Forest owners worried over eucalyptus disease

Forest owners have expressed worry over a disease which has affected hectares of eucalyptus trees countrywide.

Forest owners have expressed worry over a disease which has affected hectares of eucalyptus trees countrywide.

The disease, spread by small insects called eucalyptus lice, has devastated many trees since 2013, according to the Rwanda Natural Resources Authority.

Theophile Nkurizabo, a resident of Bushenge sector in Nyamasheke District, is among the people whose trees have already been affected.

He said the disease,  that is strange in their area, is causing trees to dry up, and he fears his whole forest could dry.

“We fear that these insects could even spread some diseases to human beings as well from eucalyptus trees,” he added.

Daniel Haryohumuco, another resident of Shangi Sector in Nyamasheke District, echoed the same message, saying if nothing is done to reverse the situation the country risks losing eucalyptus forests.

Origin of the disease

Dismas Bakundukize, the director of Forestry Management Unit at the Rwanda Natural Resources Authority, explained that the insects originated from Australia.

 “The insects were spread to some African countries from Australia. In Africa, they  started with South Africa, Zimbabwe, then Zambia, Uganda, and finally Rwanda in 2013,” he explained.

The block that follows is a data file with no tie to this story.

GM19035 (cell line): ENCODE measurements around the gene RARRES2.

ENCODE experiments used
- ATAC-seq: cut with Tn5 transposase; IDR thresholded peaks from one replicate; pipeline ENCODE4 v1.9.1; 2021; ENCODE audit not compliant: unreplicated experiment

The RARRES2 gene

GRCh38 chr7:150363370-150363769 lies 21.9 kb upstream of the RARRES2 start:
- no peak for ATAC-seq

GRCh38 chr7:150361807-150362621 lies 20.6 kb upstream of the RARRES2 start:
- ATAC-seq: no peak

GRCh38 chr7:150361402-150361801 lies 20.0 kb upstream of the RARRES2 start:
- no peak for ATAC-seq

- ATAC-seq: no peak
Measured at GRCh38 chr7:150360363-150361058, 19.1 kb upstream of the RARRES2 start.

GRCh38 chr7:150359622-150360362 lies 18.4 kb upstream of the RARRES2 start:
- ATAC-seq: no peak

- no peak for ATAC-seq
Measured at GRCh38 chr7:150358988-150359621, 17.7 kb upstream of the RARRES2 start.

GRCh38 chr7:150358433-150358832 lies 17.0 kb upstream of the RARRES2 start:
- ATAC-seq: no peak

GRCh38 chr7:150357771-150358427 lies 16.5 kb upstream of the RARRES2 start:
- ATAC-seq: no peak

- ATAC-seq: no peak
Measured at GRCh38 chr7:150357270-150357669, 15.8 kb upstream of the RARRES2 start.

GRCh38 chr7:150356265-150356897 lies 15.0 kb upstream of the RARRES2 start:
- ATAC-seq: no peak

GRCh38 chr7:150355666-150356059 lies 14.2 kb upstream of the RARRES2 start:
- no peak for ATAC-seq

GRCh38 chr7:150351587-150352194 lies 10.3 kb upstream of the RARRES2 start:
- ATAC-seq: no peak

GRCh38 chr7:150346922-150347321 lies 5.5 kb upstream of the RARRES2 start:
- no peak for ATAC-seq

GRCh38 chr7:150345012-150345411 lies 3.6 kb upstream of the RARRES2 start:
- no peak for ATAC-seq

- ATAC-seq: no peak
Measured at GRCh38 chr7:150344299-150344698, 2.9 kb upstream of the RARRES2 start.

He said that the disease has already spread to all parts of the country and it affects all species of eucalyptus trees,  except maiden and microcorys species.

There is no figure of hectares that have already been affected, he said, but the disease deforms the leaves before they turn yellowish and dry.

Bakundukize said  that there are no consequences of the insects on human beings.

“The insects spread faster during the dry season,” he added.

 Causes

The officials attributed the disease to insufficient water in the soil and poor management of forests.

The insects suck the trees until they get dry.

Remedy

When the disease first appeared, he said, they  conducted research countrywide to gather information about it,  they took some insects and sent them to a national laboratory in England, he said.

The tests identified the insects as Thaumastocoris Peregrines.

He said that scientists confirmed that there is no known insecticide so far for the disease with research still going on to find the right drug.

Scientists added that there is another kind of drug that could be used; however, it is dangerous to other living thongs and may cause air pollution.

While we await a scientic remedy, district forest officers and Rwanda Natural Resources Authority are conducting campaigns to educate farmers how to take care of their forests, the official said.

Rwanda Natural Resources Authority advises farmers to ensure proper management of their forests by building terraces to help conserve water.

They are also urged to report any strange cases observed in their plantations.

 editorial@newtimes.co.rw

 

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